Another great side-effect to reading code is that one will eventually find bugs and at least report them, if not fix them on the spot (and send for review). So instead of creating new sources of bugs, reuse reduces code duplication and possibly resolves old bugs.
When we anticipate and reasonably-accurately estimate the overhead of possible bugs in our home-grown functions, scattered around the code-base, in comparison to the overhead of learning and incorporating a higher quality library function, then and only then do we stand a chance of making reasonable decisions. Unfortunately, understanding the difficulty of such comparisons and especially grasping the perils of code duplication combined with the Dunning–Kruger effect when it comes to estimating expected bugs in one’s own code, requires, paradoxically, experience to become obvious.
The whole issue of maintaining legacy code vs. writing from scratch is a different battle altogether. However, I will only say that improving on legacy code in any pace is almost always superior to the demolition approach. It’s less risky, you still have working bits and pieces and you have a reference code right on your plate. And here is my point: to avoid rewriting, one must learn to read existing code, and read them well.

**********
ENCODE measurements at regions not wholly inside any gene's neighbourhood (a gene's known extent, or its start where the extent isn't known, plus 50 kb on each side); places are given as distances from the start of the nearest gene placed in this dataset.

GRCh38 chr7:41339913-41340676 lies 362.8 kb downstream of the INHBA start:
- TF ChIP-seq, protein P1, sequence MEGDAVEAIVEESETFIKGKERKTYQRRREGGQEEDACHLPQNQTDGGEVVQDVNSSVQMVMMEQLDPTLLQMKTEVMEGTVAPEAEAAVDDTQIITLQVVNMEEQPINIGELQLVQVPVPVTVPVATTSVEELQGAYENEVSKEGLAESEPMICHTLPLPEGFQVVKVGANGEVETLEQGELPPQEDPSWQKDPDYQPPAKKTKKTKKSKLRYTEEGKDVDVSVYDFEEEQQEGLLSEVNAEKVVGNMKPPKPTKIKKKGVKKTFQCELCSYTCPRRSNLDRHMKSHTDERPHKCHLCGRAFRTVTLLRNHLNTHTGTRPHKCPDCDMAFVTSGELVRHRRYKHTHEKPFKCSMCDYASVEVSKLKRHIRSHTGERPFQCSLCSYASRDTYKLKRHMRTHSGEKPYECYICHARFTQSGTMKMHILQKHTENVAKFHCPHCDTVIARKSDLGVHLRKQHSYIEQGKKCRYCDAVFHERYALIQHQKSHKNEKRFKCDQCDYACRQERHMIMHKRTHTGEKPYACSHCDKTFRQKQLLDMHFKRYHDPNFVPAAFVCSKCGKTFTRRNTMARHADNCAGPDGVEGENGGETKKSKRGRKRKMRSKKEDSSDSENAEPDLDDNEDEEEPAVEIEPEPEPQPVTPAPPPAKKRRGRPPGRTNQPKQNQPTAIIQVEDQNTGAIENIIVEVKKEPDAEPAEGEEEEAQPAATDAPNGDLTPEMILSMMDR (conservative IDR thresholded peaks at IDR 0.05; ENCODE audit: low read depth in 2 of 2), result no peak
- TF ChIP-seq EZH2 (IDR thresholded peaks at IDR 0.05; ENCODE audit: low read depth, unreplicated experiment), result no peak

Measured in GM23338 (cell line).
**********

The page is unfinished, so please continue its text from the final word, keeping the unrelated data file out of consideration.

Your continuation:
To make things more concrete, here are some of my top readability points:
I can read code with virtually any convention, no problem. I’ve grown to learn to adapt. If I think I need to read code, then I better accept that I may very well read code not written in my favorite style. One thing that is nearly impossible to adapt to, however, is when the code looks like it’s written by a 5 year old who just switched from Qwerty keyboard to Dvorak.
Whatever convention you choose or get forced to use, just stick to it. Make sure it’s what you use everywhere in that project.
There is no way to stress how important this is. People experiment with braces-on-next-line and braces-on-same-line and forget that their experiments end up in the source repository for the frustration of everyone else on the team. Seriously, experimentation is fine. Finding your preferred style is perfectly Ok. Just don’t commit them. Not in the Trunk at least.
- Space out the code.
Readable code is like readable text. As much as everyone hates reading text-walls, so do developers who have to read sandwiched code. Put empty lines between all scopes. An end-brace is a great place to add that extra line to make it easier to read and find the start of the next scope. Need to comment? Great. Just avoid newspaper-style coding, where the code is turned into a two-column format, code on the left, comments on the right. There are very few cases that one needs to do that. Comments go above the code block or statement, not next to it. Comments are also more readable if they are preceded by a blank line. There is no shortage of disk space. Break long functions, break mega classes and even break long files. Make your functions reasonable in size. Use cyclomatic complexity metrics to know when your code is too complex and hence hard to read and understand. Refactor.